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How to treat
enlarged prostate
with Boston Scientific 

Enlarged prostate treatment options

In some cases, minimally invasive procedures are appropriate choices, and sometimes a combination of treatments work. 

Treatment options

Types of treatment include active surveillance, prescription medication, minimally invasive procedures and more invasive procedures.1

Open prostate removal surgery, or open prostatectomy, is a type of procedure that requires a large incision to be made in the lower part of the abdomen.2

There are many different types of surgical procedures like transurethral resection of the prostate (TURP), Aquablation (a novel, minimally invasive, water-based therapy) or Laser Therapies for benign prostate enlargement (BPE).3 Although surgery works well for most men, it can cause side effects.2 Access to the prostate is obtained through the urethra rather than the abdomen.2,3

Less invasive procedures, such as Water Vapour Therapy, prostatic urethral lift, and temporarily implanted nitinol device are minimally invasive, which can result in fewer side effects that impact life following treatment, e.g. sexual function (versus standard surgical procedures).4,5 

You are part of the decision making about how to treat your enlarged prostate

Our solutions use two types of technology for an enlarged prostate – Water Vapour (or steam) Therapy and Laser Therapy. They have been designed to be chosen based on the patients´ prostate anatomy, comorbidities and procedural preferences.6,7

Proven treatments for peace of mind

Boston Scientific’s enlarged prostate treatments* are tailored to your individual needs, leading to sustained quality of life improvements for at least five years.8-10

 – According to studies, the reoperation rate for Water Vapour Therapy was 4.4% and 4.8% for Photovaporization of the prostate Laser Therapy at five years. 9,11

 – Enlarged prostate symptoms (IPSS, Qmax, etc.) were reduced significantly following treatment and the improvements were maintained for at least five years.9,10,12-14

 – Water Vapour and Laser Therapies are transurethral procedures which may result in a low rate of postoperative complications. 9,11,13,15

*When discussing the Boston Scientific benign prostatic hyperplasia (BPH) treatment options, claims apply to one or more products that could meet the needs of the patient and/or provider. Refer to associated references for applicable products.

Our Water Vapour and Laser Therapies have complementary capabilities, allowing you and your urologist to make a choice that works for you
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Did you know?

Following Water Vapour Therapy, 91% of patients were satisfied with outcomes, 94% were satisfied overall, and 97% would recommend to a friend.16 And patients who received PVP Laser Therapy, report 94% satisfaction at 12 months and 88% mostly satisfaction at mean 57 months.11,17 

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Clinical evidence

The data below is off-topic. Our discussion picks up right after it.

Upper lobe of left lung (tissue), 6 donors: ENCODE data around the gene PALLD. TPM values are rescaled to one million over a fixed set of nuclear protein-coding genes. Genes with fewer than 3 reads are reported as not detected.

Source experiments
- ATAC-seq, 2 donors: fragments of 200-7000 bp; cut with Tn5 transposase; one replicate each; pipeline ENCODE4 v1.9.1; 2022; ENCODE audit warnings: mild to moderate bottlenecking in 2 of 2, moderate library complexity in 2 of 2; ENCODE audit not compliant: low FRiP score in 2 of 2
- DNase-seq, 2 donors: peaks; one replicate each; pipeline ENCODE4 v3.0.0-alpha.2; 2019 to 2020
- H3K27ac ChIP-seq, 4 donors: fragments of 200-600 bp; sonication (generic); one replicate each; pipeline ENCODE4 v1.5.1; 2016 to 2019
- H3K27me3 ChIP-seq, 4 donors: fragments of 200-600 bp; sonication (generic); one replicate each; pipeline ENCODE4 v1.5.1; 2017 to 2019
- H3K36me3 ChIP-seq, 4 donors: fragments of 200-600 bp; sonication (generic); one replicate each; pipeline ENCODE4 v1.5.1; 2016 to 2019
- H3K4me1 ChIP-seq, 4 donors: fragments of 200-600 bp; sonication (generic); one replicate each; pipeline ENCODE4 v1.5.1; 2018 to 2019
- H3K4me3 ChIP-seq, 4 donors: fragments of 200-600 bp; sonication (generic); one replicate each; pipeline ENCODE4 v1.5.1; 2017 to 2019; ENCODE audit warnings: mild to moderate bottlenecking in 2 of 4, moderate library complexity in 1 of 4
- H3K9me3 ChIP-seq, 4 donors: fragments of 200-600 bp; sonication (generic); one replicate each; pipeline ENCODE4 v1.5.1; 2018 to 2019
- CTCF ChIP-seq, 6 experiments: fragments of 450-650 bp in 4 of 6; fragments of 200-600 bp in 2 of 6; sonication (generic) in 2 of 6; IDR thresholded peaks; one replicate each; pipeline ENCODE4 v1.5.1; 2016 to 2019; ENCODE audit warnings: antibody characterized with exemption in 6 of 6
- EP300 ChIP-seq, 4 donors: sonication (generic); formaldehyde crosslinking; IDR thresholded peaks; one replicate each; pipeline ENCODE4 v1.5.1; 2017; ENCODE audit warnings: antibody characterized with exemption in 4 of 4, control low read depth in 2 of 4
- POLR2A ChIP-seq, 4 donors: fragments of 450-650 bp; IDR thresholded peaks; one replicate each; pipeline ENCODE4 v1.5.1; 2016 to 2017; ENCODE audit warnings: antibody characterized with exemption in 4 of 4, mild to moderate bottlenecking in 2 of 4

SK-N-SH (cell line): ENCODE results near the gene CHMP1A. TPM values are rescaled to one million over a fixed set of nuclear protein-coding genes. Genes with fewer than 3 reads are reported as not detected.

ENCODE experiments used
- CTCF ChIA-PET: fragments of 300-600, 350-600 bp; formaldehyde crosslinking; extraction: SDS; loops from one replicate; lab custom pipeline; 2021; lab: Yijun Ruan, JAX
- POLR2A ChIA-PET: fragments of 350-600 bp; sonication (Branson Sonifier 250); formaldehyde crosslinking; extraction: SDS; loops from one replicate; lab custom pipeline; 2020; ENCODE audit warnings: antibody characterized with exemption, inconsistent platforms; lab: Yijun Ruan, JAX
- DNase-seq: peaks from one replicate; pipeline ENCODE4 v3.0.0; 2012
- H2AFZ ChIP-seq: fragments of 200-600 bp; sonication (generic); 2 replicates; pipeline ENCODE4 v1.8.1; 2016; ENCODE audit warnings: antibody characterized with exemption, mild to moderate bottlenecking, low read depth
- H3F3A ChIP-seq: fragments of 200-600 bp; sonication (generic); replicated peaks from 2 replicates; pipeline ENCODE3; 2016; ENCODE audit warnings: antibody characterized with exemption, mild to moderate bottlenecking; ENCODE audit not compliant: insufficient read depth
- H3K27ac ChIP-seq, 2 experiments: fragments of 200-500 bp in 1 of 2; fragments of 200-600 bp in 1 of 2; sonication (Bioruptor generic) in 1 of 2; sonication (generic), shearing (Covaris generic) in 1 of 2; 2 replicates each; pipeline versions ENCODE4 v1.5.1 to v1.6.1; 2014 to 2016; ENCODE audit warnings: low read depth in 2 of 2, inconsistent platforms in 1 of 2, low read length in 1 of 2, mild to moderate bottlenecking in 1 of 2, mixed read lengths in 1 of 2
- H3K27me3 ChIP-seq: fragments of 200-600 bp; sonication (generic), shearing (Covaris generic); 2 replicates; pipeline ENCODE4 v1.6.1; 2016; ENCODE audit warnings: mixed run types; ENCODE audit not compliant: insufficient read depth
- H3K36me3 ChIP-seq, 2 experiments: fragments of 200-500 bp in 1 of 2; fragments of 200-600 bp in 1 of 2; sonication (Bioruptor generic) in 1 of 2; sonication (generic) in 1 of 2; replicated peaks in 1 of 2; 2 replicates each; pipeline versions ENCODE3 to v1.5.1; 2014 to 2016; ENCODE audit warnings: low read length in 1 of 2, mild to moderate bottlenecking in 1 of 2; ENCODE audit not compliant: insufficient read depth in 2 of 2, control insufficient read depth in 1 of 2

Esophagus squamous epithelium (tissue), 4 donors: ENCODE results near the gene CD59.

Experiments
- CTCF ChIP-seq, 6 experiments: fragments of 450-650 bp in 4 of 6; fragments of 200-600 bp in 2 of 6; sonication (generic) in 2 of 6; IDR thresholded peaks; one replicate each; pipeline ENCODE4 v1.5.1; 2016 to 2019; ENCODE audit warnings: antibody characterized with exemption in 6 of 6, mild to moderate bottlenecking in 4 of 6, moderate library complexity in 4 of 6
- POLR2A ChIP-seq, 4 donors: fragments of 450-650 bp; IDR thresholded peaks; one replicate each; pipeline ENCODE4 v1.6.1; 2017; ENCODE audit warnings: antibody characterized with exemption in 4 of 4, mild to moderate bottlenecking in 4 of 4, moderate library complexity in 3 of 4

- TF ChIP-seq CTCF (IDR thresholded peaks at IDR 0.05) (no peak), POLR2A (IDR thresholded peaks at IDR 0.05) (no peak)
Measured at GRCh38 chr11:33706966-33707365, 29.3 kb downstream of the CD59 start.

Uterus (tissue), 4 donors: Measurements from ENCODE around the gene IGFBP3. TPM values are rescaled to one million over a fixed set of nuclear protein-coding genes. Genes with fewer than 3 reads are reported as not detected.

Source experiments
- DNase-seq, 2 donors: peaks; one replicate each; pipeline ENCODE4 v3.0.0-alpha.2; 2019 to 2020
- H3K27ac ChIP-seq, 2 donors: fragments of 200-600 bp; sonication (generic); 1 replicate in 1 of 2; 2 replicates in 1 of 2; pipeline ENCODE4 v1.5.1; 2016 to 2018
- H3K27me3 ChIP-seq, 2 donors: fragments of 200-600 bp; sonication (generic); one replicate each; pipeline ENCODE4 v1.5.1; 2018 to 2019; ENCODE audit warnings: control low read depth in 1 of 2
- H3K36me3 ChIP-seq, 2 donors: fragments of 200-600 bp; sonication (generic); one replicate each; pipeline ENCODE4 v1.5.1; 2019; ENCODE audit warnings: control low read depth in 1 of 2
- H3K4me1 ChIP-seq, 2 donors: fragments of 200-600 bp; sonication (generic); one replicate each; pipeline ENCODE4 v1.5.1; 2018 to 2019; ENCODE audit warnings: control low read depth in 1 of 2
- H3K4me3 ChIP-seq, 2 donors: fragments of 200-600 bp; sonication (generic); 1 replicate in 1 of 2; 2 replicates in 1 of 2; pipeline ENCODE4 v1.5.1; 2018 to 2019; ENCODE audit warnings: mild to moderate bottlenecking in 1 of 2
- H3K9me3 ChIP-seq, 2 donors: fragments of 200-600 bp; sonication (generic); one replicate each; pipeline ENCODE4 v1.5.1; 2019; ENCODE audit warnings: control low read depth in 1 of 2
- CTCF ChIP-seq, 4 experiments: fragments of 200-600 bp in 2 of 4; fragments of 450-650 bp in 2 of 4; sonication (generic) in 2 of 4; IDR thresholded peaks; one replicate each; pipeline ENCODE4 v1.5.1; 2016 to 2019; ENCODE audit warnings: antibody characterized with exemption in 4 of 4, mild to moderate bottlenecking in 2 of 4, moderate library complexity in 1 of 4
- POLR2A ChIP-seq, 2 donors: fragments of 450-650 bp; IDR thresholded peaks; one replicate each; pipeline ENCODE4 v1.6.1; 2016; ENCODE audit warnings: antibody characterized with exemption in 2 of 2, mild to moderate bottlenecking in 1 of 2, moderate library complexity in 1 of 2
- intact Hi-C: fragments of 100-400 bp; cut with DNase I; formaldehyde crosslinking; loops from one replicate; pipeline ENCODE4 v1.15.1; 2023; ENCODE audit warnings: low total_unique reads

Both our Laser and Water Vapour Treatment options are supported by clinical data and included in one or more of the following guidelines or guidance: EAU, NICE, DGU or AUA 6,7,18,19


1.Urology Care Foundation. Benign prostatic hyperplasia (BPH). September 2023. Available at: [Accessed September 2023].

2.EAU Patient Information. Open prostatectomy. September 2023. Available at: [Accessed September 2023].

3.Hwang EC, Jung JH, Borofsky M et al. Aquablation of the prostate for the treatment of lower urinary tract symptoms in men with benign prostatic hyperplasia. Cochrane Database Syst Rev. 2019;2019(2):CD013143.

4.Rijo E, Hindley R, Tabatabaei S, et al. Minimally invasive surgery for benign prostatic obstruction: new insights and future technical standards. Curr Opin Urol. 2021;31(5):461–467.

5.Taktak S, et al. Aquablation: a novel and minimally invasive surgery for benign prostate enlargement. Ther Adv Urol. 2018;10(6):183–188

6.Lerner LB, McVary KT, Barry MJ, et al. Management of lower urinary tract symptoms attributed to benign prostatic hyperplasia: AUA Guideline Part II—surgical evaluation and treatment. J Urol. 2021;206(4):818–826.

7.Gravas S, Cornu JN, Gacci M, et al. EAU guidelines on management of non-neurogenic male LUTS. March 2023. Available at: [Accessed September 2023].

8.Ajib K, Mansour M, Zanaty M, et al. Photoselective vaporization of the prostate with the 180-W XPS-Greenlight laser: five-year experience of safety, efficiency, and functional outcomes. Can Urol Assoc J. 2018;12(7):E318–E324.

9.McVary KT, Gittelman MC, Goldberg KA, et al. Final 5-year outcomes of the multicenter randomized sham-controlled trial of a water vapor thermal therapy for treatment of moderate to severe lower urinary tract symptoms secondary to benign prostatic hyperplasia. J Urol. 2021;206(3):715–724.

10.Elmansy HM, Kotb A, Elhilali MM. Holmium laser enucleation of the prostate: long‐term durability of clinical outcomes and complication rates during 10 years of followup. J Urol. 2011;186(5):1972–1976.